Cloud replication is not backup

Cloud replication is not data protection for anything but hardware failures!   Much more common than hardware failures is mistakes by end-users who inadvertently delete files, overwrite files, corrupt files, or systems that corrupt files any of which would just be replicated in error throughout the cloud storage multi-verse.  (In fact, cloud storage itself can lead to corruption see Eventual data consistency and cloud storage).

Replication does a nice job of covering a data center or hardware failure which leaves data at one site inaccessible but allows access to a replica of the data from another site.  As far as I am concerned there’s nothing better than replication for these sorts of DR purposes but it does nothing for someone deleting the wrong file. (I one time did a “rm * *” command on a shared Unix directory – it wasn’t pretty).

Some cloud storage (backend) vendors delay the deletion of blobs/containers until sometime later  as one solution to this problem.  By doing this, the data “stays around” for “sometime” after being deleted and can be restored via special request to the cloud storage vendor. The only problem with this is that “sometime” is an ill-defined, nebulous concept which is not guaranteed/specified in any way.  Also, depending on the “fullness” of the cloud storage, this time frame may be much shorter or longer.  End-user data protection cannot depend on such a wishy-washy arrangement.

Other solutions to data protection for cloud storage

One way is to have a local backup of any data located in cloud storage.  But this kind of defeats the purpose of cloud storage and has the cloud data being stored both locally (as backups) and remotely.  I suppose the backup data could be sent to another cloud storage provider but someone/somewhere would need to support some sort of versioning to be able to keep multiple iterations of the data around, e.g., 90 days worth of backups.  Sounds like a backup package front-ending cloud storage to me…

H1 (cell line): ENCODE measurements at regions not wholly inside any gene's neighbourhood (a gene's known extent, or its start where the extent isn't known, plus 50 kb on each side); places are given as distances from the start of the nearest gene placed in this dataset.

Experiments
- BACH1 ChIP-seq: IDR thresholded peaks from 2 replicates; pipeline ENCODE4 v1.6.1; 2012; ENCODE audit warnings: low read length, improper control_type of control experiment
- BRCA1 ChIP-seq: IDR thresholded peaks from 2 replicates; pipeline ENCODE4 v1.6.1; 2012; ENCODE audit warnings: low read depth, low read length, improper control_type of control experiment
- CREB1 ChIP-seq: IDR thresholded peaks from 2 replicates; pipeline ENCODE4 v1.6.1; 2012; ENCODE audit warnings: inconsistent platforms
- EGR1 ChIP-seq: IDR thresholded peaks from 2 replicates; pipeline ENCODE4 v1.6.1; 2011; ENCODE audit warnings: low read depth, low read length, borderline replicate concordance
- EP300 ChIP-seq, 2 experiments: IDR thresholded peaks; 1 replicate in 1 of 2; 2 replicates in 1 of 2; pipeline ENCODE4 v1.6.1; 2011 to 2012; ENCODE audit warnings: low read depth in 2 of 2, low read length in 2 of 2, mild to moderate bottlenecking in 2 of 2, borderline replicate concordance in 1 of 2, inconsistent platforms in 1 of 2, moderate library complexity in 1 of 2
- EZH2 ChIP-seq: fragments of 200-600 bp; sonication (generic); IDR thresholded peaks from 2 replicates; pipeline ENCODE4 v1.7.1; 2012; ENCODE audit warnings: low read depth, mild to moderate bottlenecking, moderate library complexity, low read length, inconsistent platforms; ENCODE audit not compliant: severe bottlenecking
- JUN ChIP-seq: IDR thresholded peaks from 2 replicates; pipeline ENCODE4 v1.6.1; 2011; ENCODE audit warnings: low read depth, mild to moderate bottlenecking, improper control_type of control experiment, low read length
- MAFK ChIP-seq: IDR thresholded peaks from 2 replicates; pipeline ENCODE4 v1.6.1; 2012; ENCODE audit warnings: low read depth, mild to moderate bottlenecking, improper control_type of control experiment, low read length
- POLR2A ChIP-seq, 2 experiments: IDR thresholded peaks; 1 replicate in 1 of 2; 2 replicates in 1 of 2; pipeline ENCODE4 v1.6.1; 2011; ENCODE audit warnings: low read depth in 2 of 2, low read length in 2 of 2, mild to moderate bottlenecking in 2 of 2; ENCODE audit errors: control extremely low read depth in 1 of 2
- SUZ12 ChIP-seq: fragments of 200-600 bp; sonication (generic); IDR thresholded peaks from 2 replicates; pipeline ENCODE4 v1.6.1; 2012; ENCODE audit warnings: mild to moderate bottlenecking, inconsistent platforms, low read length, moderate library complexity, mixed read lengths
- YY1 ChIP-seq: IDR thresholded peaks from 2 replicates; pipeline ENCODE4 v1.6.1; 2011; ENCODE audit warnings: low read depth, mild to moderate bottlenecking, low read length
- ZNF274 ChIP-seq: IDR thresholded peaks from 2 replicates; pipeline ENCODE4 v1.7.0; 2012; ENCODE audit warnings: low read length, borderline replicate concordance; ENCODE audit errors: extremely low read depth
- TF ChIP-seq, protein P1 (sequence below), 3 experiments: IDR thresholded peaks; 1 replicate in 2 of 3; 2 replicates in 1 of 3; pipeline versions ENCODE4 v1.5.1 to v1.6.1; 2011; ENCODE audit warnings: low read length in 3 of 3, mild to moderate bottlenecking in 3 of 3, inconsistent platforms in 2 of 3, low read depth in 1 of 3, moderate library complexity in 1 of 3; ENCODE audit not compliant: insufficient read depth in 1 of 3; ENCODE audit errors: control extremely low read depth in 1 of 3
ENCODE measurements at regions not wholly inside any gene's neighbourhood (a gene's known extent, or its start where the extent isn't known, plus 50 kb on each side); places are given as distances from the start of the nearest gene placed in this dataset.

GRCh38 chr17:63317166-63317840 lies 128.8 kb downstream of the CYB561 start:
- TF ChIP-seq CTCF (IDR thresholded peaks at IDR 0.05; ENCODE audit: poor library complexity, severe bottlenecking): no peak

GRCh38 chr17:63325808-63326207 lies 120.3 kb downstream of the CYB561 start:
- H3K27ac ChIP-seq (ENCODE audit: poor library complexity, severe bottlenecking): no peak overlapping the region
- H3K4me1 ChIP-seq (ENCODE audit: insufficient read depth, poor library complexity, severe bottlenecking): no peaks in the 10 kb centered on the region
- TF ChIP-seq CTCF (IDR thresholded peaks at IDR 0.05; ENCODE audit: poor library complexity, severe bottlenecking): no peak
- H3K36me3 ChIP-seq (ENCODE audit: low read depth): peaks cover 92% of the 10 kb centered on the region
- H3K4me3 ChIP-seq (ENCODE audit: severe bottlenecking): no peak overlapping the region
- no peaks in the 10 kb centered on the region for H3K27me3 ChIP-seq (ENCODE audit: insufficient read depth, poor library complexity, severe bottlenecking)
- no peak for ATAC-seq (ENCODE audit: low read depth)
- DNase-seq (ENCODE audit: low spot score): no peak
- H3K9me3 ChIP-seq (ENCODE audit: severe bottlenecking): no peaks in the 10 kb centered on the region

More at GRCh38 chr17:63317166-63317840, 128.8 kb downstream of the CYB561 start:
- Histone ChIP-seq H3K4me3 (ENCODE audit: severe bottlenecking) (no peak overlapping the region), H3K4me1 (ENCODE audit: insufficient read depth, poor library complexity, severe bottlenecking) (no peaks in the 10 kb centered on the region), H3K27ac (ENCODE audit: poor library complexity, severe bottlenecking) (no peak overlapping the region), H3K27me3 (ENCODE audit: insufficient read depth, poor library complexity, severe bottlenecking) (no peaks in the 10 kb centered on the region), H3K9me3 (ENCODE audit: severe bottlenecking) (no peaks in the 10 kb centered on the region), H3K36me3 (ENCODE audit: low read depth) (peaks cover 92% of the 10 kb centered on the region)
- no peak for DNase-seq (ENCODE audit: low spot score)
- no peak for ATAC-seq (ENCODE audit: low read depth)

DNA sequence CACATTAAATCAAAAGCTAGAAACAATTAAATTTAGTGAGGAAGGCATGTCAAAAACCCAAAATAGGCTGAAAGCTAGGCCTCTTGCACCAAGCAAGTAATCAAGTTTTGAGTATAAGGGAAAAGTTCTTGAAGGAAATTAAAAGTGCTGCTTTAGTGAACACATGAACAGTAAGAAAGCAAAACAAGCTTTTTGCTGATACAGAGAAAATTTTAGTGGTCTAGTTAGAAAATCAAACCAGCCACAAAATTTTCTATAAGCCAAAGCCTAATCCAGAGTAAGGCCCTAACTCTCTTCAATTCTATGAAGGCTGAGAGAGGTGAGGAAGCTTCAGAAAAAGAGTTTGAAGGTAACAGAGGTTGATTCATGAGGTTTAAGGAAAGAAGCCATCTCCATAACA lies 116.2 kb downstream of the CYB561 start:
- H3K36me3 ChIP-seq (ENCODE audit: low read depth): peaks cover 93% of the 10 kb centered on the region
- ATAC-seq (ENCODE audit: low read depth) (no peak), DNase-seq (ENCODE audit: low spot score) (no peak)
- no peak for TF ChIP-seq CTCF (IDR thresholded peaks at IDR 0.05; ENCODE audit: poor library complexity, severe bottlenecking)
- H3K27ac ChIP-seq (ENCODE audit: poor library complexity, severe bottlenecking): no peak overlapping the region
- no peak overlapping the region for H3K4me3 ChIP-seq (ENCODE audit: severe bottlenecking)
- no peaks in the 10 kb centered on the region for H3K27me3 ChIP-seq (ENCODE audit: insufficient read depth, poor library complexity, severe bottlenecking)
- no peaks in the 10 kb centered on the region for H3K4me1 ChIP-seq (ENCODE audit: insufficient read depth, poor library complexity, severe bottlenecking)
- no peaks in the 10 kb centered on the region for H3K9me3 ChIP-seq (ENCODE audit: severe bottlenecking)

Another approach is to have the gateway provider supply some sort of backup internally using the very same cloud storage to hold various versions of data.  As long as the user can specify how many days or versions of backups can be held this works great, as cloud replication supports availability in the face of hardware failures and multiple versions support availability in the face of finger checks/logical corruptions.

This problem can be solved in many ways, but just using cloud replication is not one of them.

Listen up folks, whenever you think about putting data in the cloud, you need to ask about backups among other things.  If they say we only offer data replication provided by the cloud storage backend – go somewhere else. Trust me, there are solutions out there that really backup cloud data.